Why is this important? It’s important because time is valuable! The degradation of a student’s knowledge from the D1 year to D3/D4 years, when they prepare for their boards, varies from student to student. Also, the specific areas of information that each student retains will differ. Each student’s review process should be different. It should be based on the student’s individual areas of weaknesses backed by the analytical data generated from their correct or incorrect answers.
The question bank should be the first step in identifying the holes in each student’s knowledge base. This makes the review process deliberate, rather than pursuing a scatter-shot approach.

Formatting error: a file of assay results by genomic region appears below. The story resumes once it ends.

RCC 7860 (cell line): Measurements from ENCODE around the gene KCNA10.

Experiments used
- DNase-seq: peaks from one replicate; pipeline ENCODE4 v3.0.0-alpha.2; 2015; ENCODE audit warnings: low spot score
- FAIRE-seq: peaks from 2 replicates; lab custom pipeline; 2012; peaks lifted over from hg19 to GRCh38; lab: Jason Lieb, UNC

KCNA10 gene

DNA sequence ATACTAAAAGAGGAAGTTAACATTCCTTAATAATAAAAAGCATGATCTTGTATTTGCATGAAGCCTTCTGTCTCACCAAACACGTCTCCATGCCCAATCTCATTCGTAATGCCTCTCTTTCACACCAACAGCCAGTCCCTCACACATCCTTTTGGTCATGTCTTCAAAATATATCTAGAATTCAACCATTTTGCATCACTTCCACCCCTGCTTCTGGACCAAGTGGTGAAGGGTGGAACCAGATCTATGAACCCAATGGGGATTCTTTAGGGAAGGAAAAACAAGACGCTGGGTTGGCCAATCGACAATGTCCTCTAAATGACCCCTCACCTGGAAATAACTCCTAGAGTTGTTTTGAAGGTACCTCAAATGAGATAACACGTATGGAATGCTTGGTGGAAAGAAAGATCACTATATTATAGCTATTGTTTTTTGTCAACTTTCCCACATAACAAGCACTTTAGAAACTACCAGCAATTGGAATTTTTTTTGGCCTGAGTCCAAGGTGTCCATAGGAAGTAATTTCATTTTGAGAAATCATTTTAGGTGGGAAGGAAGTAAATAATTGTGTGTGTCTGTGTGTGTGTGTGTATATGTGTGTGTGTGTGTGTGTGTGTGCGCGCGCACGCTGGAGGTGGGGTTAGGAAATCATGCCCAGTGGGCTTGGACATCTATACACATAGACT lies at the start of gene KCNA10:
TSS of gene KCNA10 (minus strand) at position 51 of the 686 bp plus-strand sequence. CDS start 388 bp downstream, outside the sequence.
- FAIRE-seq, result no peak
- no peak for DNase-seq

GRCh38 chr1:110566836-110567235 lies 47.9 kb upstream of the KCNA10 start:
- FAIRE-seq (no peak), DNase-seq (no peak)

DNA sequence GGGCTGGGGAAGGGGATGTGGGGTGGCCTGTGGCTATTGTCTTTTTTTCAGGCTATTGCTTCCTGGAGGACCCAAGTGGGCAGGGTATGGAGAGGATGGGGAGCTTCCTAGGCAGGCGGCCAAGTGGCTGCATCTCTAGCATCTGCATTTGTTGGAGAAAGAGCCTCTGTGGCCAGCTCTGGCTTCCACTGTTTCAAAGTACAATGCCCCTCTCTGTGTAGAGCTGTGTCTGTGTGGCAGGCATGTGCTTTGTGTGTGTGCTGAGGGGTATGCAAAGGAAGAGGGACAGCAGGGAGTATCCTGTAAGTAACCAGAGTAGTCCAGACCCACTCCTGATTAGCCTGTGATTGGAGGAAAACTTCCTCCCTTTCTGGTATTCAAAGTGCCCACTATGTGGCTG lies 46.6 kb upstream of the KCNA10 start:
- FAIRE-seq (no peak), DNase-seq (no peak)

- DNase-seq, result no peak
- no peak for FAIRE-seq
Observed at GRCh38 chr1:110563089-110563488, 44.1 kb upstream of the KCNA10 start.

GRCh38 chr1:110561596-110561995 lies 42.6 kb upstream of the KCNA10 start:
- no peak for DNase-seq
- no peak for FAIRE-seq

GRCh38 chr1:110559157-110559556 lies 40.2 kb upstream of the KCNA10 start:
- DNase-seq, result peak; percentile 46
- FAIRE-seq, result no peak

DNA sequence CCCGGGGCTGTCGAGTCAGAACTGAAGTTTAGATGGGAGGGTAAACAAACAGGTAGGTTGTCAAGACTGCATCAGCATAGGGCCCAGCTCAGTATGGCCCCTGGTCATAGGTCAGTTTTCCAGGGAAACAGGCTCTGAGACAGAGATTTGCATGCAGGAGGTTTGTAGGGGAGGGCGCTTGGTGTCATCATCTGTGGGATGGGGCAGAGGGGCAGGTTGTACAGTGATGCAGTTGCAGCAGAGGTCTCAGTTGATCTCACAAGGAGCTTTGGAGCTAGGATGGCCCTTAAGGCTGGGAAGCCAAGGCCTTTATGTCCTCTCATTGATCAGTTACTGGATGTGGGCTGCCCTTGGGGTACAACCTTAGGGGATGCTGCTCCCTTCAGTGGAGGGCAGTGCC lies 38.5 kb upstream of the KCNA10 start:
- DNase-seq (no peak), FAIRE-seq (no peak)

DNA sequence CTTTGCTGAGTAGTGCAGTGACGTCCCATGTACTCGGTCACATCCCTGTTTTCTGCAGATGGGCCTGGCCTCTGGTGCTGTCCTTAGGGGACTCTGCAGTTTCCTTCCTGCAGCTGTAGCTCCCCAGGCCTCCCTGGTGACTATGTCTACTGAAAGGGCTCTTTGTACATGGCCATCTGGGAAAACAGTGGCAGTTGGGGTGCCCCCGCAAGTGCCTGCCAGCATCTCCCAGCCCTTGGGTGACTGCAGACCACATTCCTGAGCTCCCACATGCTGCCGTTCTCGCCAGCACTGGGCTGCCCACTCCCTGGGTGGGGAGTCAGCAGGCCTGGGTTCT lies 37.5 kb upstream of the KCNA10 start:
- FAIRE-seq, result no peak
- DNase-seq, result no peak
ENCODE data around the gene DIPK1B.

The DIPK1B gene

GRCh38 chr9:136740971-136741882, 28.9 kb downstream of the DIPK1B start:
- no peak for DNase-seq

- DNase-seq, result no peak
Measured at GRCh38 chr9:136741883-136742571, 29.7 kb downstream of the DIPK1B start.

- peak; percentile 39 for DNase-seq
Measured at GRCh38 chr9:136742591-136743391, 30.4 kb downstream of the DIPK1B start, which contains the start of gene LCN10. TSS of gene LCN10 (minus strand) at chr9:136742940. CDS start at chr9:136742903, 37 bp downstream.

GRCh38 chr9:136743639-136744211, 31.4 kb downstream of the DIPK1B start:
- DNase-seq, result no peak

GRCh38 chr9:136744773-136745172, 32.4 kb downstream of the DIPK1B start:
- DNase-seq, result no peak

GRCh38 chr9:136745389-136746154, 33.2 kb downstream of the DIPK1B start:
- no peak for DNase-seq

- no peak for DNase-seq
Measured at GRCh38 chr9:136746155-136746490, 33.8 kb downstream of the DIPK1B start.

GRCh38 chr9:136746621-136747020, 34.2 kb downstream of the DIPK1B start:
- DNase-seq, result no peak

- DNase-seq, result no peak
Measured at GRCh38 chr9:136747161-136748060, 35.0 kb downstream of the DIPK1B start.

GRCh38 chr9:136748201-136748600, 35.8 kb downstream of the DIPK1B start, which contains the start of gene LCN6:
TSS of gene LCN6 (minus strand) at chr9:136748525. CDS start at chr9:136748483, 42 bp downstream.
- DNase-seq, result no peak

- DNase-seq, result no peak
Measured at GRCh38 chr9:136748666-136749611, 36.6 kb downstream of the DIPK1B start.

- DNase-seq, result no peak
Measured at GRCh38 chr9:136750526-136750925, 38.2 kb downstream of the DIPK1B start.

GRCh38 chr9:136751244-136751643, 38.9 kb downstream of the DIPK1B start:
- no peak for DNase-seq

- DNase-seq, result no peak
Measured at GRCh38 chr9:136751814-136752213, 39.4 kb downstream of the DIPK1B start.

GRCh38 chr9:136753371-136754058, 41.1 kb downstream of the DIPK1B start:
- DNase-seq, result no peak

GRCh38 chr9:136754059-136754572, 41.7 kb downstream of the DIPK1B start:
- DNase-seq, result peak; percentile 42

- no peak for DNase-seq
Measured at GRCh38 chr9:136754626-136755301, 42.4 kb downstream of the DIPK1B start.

Common Mistake #2
While memorization and regurgitation works well for many dental students as they prepare for a test, it isn’t an effective strategy when preparing for a case-based board exam. The process of going through board exam-style questions loses its efficacy when students are simply memorizing the answer to a question that may or may not be on their board exam. Understanding the underlying lessons relevant to a question helps dental students to effectively use that information and apply it to any scenario they may encounter.
Why is this important? This should be obvious. The INBDE exam is a case-based exam that forces students to look at a problem from a more holistic approach. In other words, students must use their knowledge and approach the problem as though they were in a clinical setting or in their own practice, through the application of the knowledge they’ve accumulated in their dental education in order to find a solution based upon the requirements or health history of the patient?